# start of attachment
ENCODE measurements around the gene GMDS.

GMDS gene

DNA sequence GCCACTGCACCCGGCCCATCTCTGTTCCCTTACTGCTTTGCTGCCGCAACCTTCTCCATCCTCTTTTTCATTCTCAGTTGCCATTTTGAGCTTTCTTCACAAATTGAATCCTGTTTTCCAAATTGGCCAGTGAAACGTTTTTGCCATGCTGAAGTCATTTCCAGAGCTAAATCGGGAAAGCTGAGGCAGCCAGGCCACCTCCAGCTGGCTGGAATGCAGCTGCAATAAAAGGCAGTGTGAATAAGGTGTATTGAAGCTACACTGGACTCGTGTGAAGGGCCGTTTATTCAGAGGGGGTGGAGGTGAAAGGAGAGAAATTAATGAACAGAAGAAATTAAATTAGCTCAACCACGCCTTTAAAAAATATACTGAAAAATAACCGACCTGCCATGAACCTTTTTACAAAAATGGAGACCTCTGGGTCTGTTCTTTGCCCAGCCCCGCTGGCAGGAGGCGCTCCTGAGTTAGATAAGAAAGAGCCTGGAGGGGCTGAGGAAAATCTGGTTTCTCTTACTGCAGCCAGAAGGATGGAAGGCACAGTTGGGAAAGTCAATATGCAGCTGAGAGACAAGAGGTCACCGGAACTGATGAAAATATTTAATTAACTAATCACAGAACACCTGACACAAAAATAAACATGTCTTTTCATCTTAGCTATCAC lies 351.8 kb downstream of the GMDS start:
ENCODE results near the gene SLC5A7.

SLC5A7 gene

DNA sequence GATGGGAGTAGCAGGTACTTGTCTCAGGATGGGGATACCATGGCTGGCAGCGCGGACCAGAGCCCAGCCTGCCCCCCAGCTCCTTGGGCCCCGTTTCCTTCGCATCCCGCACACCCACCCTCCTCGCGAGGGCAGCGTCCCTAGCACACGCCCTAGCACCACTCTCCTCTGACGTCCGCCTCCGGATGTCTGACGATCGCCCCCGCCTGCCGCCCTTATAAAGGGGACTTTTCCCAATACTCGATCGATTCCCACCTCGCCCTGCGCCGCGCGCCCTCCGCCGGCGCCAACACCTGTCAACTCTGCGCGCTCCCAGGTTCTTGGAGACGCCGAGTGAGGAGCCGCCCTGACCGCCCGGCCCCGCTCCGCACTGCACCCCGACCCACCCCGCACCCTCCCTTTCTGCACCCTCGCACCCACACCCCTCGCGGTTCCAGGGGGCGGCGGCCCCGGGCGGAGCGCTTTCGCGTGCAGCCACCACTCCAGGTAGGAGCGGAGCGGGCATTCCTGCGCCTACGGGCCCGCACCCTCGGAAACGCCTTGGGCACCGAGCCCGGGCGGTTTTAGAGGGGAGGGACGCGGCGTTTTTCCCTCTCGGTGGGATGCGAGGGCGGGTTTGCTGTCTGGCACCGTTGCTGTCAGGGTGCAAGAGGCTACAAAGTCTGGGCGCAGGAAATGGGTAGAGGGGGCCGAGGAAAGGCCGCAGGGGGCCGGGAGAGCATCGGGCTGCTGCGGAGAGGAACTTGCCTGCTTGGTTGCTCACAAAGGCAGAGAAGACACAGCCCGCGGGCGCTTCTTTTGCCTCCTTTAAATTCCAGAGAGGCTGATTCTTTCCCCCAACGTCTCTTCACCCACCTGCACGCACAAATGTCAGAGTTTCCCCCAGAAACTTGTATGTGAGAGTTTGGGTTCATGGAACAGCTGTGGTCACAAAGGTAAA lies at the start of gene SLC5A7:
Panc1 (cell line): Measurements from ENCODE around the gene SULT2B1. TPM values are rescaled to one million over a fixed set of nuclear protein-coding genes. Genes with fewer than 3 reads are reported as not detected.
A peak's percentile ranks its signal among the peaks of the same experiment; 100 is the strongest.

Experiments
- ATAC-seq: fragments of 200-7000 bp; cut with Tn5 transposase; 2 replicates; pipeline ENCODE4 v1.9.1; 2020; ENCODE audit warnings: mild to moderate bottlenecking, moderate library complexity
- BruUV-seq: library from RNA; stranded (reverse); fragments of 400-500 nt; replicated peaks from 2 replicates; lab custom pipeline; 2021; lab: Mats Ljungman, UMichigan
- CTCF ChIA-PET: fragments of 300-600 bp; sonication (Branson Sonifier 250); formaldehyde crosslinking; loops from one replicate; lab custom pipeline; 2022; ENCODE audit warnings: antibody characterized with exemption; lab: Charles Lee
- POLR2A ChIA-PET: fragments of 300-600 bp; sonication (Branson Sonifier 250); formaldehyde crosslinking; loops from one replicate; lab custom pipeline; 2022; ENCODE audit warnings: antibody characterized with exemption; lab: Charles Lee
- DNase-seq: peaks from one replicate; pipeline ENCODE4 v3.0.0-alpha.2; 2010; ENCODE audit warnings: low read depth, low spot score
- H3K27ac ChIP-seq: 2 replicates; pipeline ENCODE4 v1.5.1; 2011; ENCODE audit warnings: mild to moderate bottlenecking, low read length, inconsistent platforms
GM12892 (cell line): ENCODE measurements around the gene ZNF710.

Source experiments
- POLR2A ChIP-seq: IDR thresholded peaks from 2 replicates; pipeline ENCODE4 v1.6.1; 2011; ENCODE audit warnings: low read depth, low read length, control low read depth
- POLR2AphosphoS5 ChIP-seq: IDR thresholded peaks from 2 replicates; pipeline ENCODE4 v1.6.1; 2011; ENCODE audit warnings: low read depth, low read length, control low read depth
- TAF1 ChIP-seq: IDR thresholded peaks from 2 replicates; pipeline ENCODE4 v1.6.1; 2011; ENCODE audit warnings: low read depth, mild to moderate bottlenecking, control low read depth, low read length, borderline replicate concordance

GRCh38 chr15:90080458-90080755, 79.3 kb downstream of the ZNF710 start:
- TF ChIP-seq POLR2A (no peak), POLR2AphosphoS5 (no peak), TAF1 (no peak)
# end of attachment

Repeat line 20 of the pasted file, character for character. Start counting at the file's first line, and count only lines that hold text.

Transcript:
- TAF1 ChIP-seq: IDR thresholded peaks from 2 replicates; pipeline ENCODE4 v1.6.1; 2011; ENCODE audit warnings: low read depth, mild to moderate bottlenecking, control low read depth, low read length, borderline replicate concordance